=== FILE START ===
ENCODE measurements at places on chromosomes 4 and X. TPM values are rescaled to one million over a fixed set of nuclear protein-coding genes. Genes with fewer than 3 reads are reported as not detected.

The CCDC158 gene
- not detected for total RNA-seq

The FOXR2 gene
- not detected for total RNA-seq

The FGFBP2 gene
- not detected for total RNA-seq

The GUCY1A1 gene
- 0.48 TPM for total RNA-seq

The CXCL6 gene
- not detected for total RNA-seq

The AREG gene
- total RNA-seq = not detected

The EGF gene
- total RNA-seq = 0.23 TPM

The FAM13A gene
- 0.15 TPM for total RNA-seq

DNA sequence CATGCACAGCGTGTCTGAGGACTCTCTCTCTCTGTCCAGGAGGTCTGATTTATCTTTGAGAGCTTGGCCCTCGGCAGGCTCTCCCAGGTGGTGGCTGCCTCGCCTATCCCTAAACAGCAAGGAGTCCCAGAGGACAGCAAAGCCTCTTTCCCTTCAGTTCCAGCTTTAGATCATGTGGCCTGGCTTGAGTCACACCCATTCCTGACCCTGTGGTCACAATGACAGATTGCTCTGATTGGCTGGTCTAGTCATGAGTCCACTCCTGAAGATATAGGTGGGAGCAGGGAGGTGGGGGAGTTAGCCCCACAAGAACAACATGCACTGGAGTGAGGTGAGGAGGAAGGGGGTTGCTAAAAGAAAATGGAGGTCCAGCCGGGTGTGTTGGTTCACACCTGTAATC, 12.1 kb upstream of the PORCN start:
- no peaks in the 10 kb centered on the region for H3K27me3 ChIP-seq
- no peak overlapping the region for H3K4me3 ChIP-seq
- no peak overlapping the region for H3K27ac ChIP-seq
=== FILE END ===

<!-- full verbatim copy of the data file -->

ENCODE measurements at places on chromosomes 4 and X. TPM values are rescaled to one million over a fixed set of nuclear protein-coding genes. Genes with fewer than 3 reads are reported as not detected.

The CCDC158 gene
- not detected for total RNA-seq

The FOXR2 gene
- not detected for total RNA-seq

The FGFBP2 gene
- not detected for total RNA-seq

The GUCY1A1 gene
- 0.48 TPM for total RNA-seq

The CXCL6 gene
- not detected for total RNA-seq

The AREG gene
- total RNA-seq = not detected

The EGF gene
- total RNA-seq = 0.23 TPM

The FAM13A gene
- 0.15 TPM for total RNA-seq

DNA sequence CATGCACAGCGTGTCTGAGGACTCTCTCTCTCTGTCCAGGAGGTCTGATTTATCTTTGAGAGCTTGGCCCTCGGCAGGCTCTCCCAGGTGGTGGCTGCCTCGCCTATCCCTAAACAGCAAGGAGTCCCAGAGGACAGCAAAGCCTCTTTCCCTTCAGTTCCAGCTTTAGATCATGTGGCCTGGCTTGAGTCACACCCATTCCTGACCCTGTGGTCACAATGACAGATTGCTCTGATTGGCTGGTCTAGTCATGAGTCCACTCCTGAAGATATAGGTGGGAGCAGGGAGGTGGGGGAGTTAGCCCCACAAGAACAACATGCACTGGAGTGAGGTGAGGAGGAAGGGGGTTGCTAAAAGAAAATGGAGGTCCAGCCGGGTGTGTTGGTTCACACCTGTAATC, 12.1 kb upstream of the PORCN start:
- no peaks in the 10 kb centered on the region for H3K27me3 ChIP-seq
- no peak overlapping the region for H3K4me3 ChIP-seq
- no peak overlapping the region for H3K27ac ChIP-seq